Late Sunday afternoon, Governor Brown vetoed a proposal to impose a controversial new mandate for large California employers to collect and publicly report data about the salaries of male and female employees and board members. The Governor also vetoed a proposal to amend the California Labor Code to expressly prohibit employers from discriminating against employees based on their “reproductive health decisions.”

  1. Governor Vetoes Gender Wage Reporting Bill For Potentially Doing More Harm Than Good

Dubbed the Gender Pay Gap Transparency Act, AB 1209 sought to require businesses with 500 or more California employees to biennially collect and report the following information on gender wage differentials to the Secretary of State:

  • The difference between the mean wages of male and female employees who work in California as an overtime-exempt administrative, executive, or professional employee, by each job classification or title;
  • The difference between the median wages of male and female employees who work in California as an overtime-exempt administrative, executive, or professional employee, by each job classification or title;
  • The difference between the mean wages of male and female board members located in California;
  • The difference between the median wages of male and female board members located in California; and
  • The number of employees used to determine the wage mean and median wage differentials for overtime-exempt administrative, executive, or professional employees.

That data would have then been published by the Secretary of State on a publicly-available website.

The California Chamber of Commerce included AB 1209 among its annual list of “Job Killers,” and criticized the bill as having the potential to “publicly shame employers and expose them to costly litigation for alleged wage disparity where no violation of the equal pay law exists.” Several other employer associations joined the California Chamber of Commerce’s opposition earlier this year.

In his veto message, Governor Brown reiterated his support for “policies that ensure women are compensated equitably,” but expressed concern about AB 1209’s “ambiguous wording” and the possibility that the bill’s ambiguity could be “exploited to encourage more litigation than pay equity.” Governor Brown also noted that the State’s Pay Equity Task Force was in the process of developing guidance and recommendations to assist employers with assessing their compliance with California’s Equal Pay Act.

  1. Governor Deems Explicit Protection of “Reproductive Health Decisions” Unnecessary

Governor Brown also exercised his veto power over AB 569, which would have added a new section to the Labor Code making it unlawful for employers to take adverse actions against employees (or their dependents or family members) for “reproductive health decisions.” The bill’s legislative history indicated that it was designed to protect employees from discrimination based on their engagement in acts such as getting an abortion, using contraception, having a vasectomy done, or becoming pregnant out of wedlock or through in vitro fertilization. The bill would have specifically prohibited and invalidated any contract or agreement that required employees to expressly or impliedly waive the protections or benefits of its provisions, such as controversial codes of conduct that proscribe certain reproductive health decisions.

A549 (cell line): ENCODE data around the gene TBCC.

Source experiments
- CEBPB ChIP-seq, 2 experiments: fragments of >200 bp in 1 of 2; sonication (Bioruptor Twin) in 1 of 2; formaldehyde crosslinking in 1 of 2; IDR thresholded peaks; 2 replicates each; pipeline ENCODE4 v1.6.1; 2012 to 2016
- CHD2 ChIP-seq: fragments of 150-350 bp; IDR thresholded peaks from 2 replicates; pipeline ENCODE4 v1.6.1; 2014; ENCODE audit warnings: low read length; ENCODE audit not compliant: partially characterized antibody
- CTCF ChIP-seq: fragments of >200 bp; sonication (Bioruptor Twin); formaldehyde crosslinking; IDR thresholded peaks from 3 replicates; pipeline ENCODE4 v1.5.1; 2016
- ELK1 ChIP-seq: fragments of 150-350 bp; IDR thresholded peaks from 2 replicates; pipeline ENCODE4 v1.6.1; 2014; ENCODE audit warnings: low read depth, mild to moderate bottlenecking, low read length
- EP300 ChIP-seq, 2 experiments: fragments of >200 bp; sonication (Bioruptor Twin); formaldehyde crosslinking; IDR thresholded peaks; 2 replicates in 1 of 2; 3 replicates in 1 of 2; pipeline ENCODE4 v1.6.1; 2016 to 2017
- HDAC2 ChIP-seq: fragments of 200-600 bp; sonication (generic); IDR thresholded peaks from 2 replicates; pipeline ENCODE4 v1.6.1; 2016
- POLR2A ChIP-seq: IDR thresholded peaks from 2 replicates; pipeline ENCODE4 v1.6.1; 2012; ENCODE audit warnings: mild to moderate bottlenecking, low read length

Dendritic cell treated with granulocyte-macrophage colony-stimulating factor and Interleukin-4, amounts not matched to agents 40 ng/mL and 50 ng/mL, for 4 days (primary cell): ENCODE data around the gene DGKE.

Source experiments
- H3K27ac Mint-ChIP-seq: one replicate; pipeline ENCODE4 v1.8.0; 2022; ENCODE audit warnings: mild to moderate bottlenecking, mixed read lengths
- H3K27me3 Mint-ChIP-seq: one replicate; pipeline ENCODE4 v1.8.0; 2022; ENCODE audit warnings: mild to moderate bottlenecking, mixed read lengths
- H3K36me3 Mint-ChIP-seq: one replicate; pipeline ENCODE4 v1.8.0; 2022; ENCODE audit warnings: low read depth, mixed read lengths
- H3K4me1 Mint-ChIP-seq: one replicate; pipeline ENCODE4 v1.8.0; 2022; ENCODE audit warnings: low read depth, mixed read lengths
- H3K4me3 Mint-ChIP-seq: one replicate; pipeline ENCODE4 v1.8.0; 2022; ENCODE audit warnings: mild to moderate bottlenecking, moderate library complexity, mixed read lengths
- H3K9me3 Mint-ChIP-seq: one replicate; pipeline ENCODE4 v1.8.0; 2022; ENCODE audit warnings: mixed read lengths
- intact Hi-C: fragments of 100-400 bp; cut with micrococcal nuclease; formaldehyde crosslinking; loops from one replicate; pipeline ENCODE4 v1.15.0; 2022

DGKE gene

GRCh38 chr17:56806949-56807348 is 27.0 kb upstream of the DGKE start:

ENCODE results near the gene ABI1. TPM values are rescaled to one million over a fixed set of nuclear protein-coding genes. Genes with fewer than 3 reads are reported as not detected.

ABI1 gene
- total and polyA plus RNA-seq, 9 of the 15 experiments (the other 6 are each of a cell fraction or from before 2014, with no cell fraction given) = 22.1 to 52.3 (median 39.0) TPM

AB 569’s legislative history stated that it was designed to regulate conduct by small, private employers and certain non-profit and religious institutions excluded from the Fair Employment and Housing Act’s coverage. With the exception of employees performing non-religious duties at a health care facility operated by a religious corporation or association, the Fair Employment and Housing Act does not currently apply to non-profit religious associations or corporations. Its coverage also excludes employers with fewer than five employees.

Some opponents of the bill argued that AB 569 would infringe the religious freedom of churches, religious groups, and pro-life organizations and undermine those organizations ability to “be faithful to their religious beliefs and core mission.” The California Chamber of Commerce opposed the bill for exposing employers to the jurisdiction of multiple state agencies with different procedural and investigative requirements.

In vetoing AB 569, Governor Brown stated that the Fair Employment and Housing Act has “long banned” discrimination against employees for their reproductive health decisions, and expressed his belief that jurisdiction over such claims should remain within the purview of the Department of Fair Employment and Housing.

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Governor Brown’s veto of AB 1209 and AB 569 can be overridden by a two-thirds vote of both California legislative houses. However, the Legislature has not overridden a veto since 1979.